Get in Gear
Front loaded BIM process, technology and delivery requirements are on its way.
Wow, what a year it’s been for BIM! CIC BIM Protocol, VR and AR applications, IoT, Upswing on IM requirements and the hype on ISO19650 has begun. And yet. . . it’s only the starting point on what is to come.
Ok maybe not that dramatic. Unless, of course, you are reading this from the front-line trenches. Then you are probably as excited as I am to take that BIM beach in 2019.
So, what is it we need to prepare for? Well, its not an overnight revolution of technology use and project process, but most likely a change over a longer period of time.
With the benefit of hindsight. Looking at the BIM Level 2 deadline in April 2016 and now almost 3 years later the industry is only compliant at 70%, as reported as a statistic back in May 2018. We can probably guess that we will see a slowish but steady increase in more robust BIM Level 2 requirements from developers, starting from 2019.
What is driving this change? Well, primarily, in the UK, it would be the government, in collaboration with the Centre for Digital Built Britain at Cambridge University. In the pipeline are plans for what the UK construction industry should look like in the future. It involves, amongst other things, how buildings and cities are to be developed and managed. This is not a new thing, we are already in the middle of it however, we are about to enter a new phase of this AEC vision. The architects and engineers should, by now, already be BIM Level 2 compliant (70% claim they are).
Question for the design practice: As well as having the right “Standards and Processes” in place, can the technology and systems that have been invested in and implemented, cater for the new demands?
What designers and developers should be gearing up for, is that the BIM focus will now shift from designers through to the developers, who will now have to take ownership of the BIM process on the projects.
For the design sector this probably means that in the near future, we will see new requirements from the developers on process and delivery. These requirements may, currently, not be catered for on the non-client led “BIM Level 2” projects. These projects, not always but often, only really involve 3D model coordination and collaboration between architects and engineers, guided by an un-official Pre-contract BIM Execution Plan template.
Strictly speaking there is nothing wrong with this, except we can’t call it BIM Level 2; but, if the teams can get the team work going and if it helps the project through project stages 2-4 and deliver information better, faster and safer. Then Great! (and it does, I might add)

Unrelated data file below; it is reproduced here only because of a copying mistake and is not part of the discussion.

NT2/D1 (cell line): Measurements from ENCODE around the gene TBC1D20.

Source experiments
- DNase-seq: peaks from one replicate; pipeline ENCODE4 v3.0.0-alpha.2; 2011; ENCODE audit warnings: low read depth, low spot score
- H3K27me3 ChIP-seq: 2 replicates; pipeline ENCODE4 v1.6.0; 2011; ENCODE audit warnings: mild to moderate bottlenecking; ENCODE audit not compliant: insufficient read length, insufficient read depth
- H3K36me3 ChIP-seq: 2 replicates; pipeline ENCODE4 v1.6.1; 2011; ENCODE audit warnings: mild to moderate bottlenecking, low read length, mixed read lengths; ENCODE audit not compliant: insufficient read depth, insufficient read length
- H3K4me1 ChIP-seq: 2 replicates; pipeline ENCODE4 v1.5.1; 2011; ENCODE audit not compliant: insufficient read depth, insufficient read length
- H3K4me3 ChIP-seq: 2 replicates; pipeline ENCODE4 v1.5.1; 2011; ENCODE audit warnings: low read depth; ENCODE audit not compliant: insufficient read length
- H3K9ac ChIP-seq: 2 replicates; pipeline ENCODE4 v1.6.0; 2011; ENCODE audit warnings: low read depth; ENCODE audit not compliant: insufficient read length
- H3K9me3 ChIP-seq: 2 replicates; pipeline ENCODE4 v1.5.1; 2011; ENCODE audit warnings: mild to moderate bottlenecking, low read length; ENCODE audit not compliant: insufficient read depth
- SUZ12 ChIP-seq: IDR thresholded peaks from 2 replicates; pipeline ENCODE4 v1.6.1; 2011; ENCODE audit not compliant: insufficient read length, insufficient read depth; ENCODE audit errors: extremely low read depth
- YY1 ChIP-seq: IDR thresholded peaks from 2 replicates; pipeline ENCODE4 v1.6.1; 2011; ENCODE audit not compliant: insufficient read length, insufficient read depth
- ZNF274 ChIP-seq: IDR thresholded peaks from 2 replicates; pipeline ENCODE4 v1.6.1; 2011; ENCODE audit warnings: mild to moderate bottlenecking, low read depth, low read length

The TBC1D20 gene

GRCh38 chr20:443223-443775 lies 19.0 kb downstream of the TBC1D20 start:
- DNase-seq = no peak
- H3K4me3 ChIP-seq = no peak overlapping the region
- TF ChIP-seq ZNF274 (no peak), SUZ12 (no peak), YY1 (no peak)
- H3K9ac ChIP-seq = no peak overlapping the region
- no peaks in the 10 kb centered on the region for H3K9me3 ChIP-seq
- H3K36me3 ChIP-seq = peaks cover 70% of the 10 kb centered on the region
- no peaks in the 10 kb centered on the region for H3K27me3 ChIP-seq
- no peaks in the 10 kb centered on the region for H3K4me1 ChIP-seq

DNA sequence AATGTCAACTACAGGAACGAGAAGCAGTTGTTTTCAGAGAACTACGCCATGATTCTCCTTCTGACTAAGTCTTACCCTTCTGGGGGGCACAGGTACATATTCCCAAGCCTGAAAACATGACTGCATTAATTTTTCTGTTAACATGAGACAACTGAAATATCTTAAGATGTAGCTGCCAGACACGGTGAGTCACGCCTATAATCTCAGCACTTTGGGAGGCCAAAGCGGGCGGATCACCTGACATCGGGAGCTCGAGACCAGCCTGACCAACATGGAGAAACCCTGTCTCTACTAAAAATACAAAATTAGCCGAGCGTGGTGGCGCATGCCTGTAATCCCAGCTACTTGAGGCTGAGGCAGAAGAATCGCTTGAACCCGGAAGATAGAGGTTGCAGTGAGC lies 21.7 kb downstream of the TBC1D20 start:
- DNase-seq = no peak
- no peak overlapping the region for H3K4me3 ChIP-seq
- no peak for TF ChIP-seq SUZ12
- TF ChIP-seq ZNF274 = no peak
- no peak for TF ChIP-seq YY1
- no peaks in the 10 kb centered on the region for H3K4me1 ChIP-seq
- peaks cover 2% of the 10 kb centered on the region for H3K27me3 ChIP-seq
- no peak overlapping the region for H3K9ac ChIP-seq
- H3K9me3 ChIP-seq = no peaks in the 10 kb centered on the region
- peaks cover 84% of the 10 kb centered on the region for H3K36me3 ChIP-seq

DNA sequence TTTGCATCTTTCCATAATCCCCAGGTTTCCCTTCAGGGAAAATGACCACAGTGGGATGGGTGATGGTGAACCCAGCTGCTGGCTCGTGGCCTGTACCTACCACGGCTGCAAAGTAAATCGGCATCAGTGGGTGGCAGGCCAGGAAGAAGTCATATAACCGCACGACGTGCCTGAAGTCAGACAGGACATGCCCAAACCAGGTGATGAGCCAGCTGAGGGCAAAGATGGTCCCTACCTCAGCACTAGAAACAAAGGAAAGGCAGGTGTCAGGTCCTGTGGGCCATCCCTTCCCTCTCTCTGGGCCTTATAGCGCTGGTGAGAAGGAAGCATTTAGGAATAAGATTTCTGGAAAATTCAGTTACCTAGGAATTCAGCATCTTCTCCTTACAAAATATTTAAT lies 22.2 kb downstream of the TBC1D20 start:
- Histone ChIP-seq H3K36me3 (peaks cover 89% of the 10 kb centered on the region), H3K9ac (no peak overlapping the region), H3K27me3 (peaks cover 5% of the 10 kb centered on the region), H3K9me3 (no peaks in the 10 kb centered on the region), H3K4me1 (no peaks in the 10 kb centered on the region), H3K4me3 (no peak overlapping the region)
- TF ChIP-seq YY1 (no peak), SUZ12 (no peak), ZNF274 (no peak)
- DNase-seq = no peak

But, what the Stage 2-4 “BIM” process, on design led BIM, does not cover, are actual client requirements driven by the client’s own business model as well as some standards and deliverables that are BIM Level 2 requirements.
Which brings me to the next point. ISO19650. We are currently waiting for the publication of this standard, and up to the time of publishing, we can only speculate on if there will be any unforeseen standards and processes; and what it’s effect will be on the UK BIM process.
However, from my experience and understanding of the new standard, it seems that the standard is very much based on the UK BIM Level 2 process and that the developer will be put in the driver’s seat. i.e. the points brought up earlier in this post.
I leave you with this:
BIM or not BIM compliant, over the years the BIM process have been proven to be beneficial, if only for the sake of coordination and delivery of 3D models. The fact is that the BIM Level 2 standard is taking foothold and will be adapted by developers at an increasing rate from 2019; and BIM is becoming an international standard with the ISO19650. We can’t control this. We just need to adapt.
What we can control however, is how this adaptation affect our businesses (and personal stress levels).
Learn about what BIM means and how it applies to your business. Then source the help required to meet your needs. Implementing BIM should not have to be a major investment of time or money. And. . . importantly! Your BIM implementation should not create a dependability on one person or service provider. Your BIM capabilities should be second nature to your teams, so you can better lead the project as a developer or provide a better service as a designer.
Thank you for your time.
#developers #business #BIM #iso19650 #BIMLevel2 #process #standards
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